Last Thursday, Czech Prime Minister Andrej Babiš and French Minister for European Affairs Nathalie Loiseau presided over the first Citizens’ Consultations organized in Prague, thus kicking-off months of civic debates scheduled in the rest of the country and all around Europe.
PR stunt or democratic debate?
A brainchild of France’s President Emmanuel Macron, these civic debates will be held in all 27 European states – U.K. excepted – until October. A grassroot initiative to take the pulse of European citizens and take note of their fears, hopes and expectations amid growing popular discontent. While some see it as a positive and long overdue project to reconnect citizens with Brussels lawmakers and institutions, others call it an “empty publicity stunt” unable to yield any tangible results.
Organized in Prague’s cultural center La Fabrika, last Thursday’s event seems to have set the tone for what will come next. Outside, protesters gathered to criticize what is seen mainly as a PR stunt by M. Babiš, still struggling to form a government seven months after the elections and currently under investigation for alleged misuse of EU funds. Inside, many participants also deplored the format of the event, in some ways more reminiscent of a traditional panel discussion than a truly open civic debate. Former presidential candidate Marek Hilšer, present in the audience, pointed out those shortcomings, before being accused by M. Babiš of politicizing the debate.
Andrej Babiš, a critical European
The Q&A session largely focused on domestic issues and grievances regarding what is perceived as Brussels’ uncalled-for infringements of national sovereignty in key issues, mainly pertaining to the EU’s immigration and asylum policy – vigorously criticized by the Czech Republic and other Visegrad members.
Faithful to his centrist and pragmatic stance regarding EU affairs, Andrej Babiš reasserted his oft-repeated belief in the “wonderful” European project and stressed how “positive” the EU membership has been for the Czech Republic, mainly from the standpoint of the common market, trade and attractiveness to foreign investments. Acknowledging that the Czech Republic consistently stands out as the most Eurosceptic country in all Eurobarometers and surveys, the Prime Minister however insisted that “Czexit would be a catastrophe” for the country.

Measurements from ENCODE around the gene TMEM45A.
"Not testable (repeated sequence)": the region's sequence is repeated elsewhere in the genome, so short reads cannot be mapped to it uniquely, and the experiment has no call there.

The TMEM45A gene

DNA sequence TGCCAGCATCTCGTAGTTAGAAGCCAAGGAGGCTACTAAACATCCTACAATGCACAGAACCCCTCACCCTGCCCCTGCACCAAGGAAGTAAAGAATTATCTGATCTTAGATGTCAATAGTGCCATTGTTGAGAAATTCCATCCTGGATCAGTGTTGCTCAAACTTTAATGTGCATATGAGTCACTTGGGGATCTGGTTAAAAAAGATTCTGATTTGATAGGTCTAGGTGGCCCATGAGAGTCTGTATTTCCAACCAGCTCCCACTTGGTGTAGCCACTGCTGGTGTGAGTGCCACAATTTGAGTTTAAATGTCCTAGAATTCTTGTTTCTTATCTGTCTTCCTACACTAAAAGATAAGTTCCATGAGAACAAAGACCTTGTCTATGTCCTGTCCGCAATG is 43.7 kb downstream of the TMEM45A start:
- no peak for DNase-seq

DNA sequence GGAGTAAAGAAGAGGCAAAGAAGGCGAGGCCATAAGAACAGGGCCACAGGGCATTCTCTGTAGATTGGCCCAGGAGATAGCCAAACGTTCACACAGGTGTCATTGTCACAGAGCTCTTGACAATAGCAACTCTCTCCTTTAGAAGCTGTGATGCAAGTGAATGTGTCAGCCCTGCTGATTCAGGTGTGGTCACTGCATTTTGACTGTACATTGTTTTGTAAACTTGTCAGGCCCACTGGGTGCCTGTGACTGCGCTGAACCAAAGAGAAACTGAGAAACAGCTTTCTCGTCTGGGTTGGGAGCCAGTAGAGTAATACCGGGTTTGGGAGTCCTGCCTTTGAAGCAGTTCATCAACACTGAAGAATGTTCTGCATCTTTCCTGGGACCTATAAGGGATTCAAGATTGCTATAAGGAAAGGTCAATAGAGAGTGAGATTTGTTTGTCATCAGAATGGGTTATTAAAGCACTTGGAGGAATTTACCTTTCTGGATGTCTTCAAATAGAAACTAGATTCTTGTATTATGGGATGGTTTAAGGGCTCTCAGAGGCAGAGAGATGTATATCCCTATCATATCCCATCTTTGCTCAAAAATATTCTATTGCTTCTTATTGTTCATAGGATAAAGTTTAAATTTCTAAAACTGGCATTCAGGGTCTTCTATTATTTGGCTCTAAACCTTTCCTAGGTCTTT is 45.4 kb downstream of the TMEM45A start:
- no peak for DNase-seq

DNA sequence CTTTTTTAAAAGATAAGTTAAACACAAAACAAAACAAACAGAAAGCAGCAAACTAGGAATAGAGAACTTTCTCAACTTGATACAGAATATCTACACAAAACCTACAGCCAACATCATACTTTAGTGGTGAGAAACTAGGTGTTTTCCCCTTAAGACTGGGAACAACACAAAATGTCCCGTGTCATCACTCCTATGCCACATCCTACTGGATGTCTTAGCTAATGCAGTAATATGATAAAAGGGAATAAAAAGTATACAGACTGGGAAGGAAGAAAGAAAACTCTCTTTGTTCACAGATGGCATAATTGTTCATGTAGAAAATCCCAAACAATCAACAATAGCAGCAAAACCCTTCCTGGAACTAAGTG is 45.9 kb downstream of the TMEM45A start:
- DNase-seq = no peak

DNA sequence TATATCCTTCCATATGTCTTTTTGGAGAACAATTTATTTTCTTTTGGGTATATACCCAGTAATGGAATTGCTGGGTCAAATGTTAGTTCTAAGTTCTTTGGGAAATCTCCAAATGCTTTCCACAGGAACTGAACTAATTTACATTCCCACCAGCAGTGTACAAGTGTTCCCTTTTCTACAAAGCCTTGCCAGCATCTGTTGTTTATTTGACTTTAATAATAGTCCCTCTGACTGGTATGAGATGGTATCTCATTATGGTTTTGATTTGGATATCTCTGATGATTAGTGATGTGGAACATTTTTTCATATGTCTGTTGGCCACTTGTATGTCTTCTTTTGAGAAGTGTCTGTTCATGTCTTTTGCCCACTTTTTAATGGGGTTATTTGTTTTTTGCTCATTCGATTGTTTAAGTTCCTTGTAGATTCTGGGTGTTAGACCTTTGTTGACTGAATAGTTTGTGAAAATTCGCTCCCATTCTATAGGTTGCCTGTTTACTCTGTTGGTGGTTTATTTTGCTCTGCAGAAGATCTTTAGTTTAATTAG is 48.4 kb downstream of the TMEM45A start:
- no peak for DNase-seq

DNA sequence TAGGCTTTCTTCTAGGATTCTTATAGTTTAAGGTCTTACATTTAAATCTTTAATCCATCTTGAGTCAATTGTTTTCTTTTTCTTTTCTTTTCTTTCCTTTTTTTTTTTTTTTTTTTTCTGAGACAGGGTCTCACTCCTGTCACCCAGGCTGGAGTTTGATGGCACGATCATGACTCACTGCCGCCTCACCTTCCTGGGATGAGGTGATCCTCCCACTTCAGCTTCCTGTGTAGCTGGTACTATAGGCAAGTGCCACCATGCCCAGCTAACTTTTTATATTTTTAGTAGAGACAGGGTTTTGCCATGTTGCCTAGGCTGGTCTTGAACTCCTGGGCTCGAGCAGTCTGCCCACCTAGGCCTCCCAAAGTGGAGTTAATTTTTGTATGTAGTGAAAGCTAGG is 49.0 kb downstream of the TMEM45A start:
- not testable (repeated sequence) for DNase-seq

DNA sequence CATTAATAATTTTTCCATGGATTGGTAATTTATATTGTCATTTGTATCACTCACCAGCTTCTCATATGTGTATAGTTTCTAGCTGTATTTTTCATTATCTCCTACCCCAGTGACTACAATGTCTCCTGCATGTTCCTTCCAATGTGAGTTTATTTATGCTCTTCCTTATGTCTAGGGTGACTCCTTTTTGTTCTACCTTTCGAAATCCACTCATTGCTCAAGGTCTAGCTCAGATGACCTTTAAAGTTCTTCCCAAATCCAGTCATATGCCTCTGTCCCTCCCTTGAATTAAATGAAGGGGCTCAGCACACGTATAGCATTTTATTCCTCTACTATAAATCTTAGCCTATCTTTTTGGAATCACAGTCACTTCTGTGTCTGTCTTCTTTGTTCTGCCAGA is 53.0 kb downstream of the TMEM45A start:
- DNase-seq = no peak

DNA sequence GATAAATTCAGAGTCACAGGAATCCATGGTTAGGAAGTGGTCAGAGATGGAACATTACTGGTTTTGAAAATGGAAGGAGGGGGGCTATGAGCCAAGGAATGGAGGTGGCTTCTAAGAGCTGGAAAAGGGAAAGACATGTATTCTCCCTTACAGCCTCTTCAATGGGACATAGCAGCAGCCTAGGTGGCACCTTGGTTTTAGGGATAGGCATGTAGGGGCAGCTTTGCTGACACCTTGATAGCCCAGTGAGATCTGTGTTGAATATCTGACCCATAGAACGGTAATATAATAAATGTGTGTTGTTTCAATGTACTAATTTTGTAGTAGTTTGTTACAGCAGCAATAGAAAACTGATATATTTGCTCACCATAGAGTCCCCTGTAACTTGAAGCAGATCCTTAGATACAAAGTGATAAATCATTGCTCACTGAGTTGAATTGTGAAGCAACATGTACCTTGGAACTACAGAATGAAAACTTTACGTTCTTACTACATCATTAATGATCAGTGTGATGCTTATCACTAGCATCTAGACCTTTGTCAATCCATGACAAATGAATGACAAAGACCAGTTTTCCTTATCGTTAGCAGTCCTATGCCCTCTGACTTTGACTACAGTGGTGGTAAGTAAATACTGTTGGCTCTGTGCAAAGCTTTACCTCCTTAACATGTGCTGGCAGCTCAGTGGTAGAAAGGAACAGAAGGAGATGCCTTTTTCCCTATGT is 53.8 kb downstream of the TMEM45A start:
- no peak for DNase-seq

He was, however, not shy to voice his discontent regarding specific – and rather consequential – aspects of the EU. As could be expected, the bloc’s immigration policy and the relocation mechanism were high on the agenda. The former Finance Minister also spoke out against the European Commission, calling for it to be “depoliticized” and advocating more powers to individual Member states in the EU law-making process. He also repeated his long-known stance against the Czech Republic joining the Eurozone.
French-Czech relations: a symptom of the East-West divide or a bridge towards unity and cooperation?
The differences of opinion with the French position were significant, with Nathalie Loiseau, a career diplomat and former head of France’s prestigious civil-servant school ENA, highlighting the many tangible advantages of the EU and the need for deeper integration to address current and future challenges. This gap sometimes seemed insurmountable: whether it is the Czech Republic’s unshakeable opposition to any quotas or France’s threatening calls for deeper EU integration, Prague and Paris might have trouble finding some common ground.